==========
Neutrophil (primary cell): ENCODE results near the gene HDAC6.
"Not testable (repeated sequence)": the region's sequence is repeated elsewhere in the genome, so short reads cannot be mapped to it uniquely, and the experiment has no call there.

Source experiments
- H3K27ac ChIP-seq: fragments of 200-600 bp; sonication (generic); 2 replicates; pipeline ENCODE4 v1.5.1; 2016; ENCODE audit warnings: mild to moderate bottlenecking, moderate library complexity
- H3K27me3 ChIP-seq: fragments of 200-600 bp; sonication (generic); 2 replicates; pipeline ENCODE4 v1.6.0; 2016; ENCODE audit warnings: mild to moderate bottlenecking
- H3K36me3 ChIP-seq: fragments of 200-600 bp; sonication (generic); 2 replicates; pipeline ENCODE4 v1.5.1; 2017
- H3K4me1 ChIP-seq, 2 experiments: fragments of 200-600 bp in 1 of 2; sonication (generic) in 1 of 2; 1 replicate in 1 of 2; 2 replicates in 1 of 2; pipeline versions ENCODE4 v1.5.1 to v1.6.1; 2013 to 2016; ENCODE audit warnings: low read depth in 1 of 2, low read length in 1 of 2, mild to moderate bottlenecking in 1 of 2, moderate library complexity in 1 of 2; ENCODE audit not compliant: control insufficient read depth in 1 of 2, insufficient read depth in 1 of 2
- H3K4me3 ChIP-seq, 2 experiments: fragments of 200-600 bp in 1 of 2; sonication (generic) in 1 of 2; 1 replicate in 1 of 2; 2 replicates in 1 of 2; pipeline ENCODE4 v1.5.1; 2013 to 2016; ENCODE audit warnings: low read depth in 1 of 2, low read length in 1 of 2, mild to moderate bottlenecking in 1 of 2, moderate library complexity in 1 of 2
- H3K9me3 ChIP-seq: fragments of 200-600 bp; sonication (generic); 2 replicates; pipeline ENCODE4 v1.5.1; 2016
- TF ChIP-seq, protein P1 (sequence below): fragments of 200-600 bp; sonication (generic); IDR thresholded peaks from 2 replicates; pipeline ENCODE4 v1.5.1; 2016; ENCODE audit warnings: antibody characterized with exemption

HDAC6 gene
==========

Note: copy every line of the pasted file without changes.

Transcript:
Neutrophil (primary cell): ENCODE results near the gene HDAC6.
"Not testable (repeated sequence)": the region's sequence is repeated elsewhere in the genome, so short reads cannot be mapped to it uniquely, and the experiment has no call there.

Source experiments
- H3K27ac ChIP-seq: fragments of 200-600 bp; sonication (generic); 2 replicates; pipeline ENCODE4 v1.5.1; 2016; ENCODE audit warnings: mild to moderate bottlenecking, moderate library complexity
- H3K27me3 ChIP-seq: fragments of 200-600 bp; sonication (generic); 2 replicates; pipeline ENCODE4 v1.6.0; 2016; ENCODE audit warnings: mild to moderate bottlenecking
- H3K36me3 ChIP-seq: fragments of 200-600 bp; sonication (generic); 2 replicates; pipeline ENCODE4 v1.5.1; 2017
- H3K4me1 ChIP-seq, 2 experiments: fragments of 200-600 bp in 1 of 2; sonication (generic) in 1 of 2; 1 replicate in 1 of 2; 2 replicates in 1 of 2; pipeline versions ENCODE4 v1.5.1 to v1.6.1; 2013 to 2016; ENCODE audit warnings: low read depth in 1 of 2, low read length in 1 of 2, mild to moderate bottlenecking in 1 of 2, moderate library complexity in 1 of 2; ENCODE audit not compliant: control insufficient read depth in 1 of 2, insufficient read depth in 1 of 2
- H3K4me3 ChIP-seq, 2 experiments: fragments of 200-600 bp in 1 of 2; sonication (generic) in 1 of 2; 1 replicate in 1 of 2; 2 replicates in 1 of 2; pipeline ENCODE4 v1.5.1; 2013 to 2016; ENCODE audit warnings: low read depth in 1 of 2, low read length in 1 of 2, mild to moderate bottlenecking in 1 of 2, moderate library complexity in 1 of 2
- H3K9me3 ChIP-seq: fragments of 200-600 bp; sonication (generic); 2 replicates; pipeline ENCODE4 v1.5.1; 2016
- TF ChIP-seq, protein P1 (sequence below): fragments of 200-600 bp; sonication (generic); IDR thresholded peaks from 2 replicates; pipeline ENCODE4 v1.5.1; 2016; ENCODE audit warnings: antibody characterized with exemption

HDAC6 gene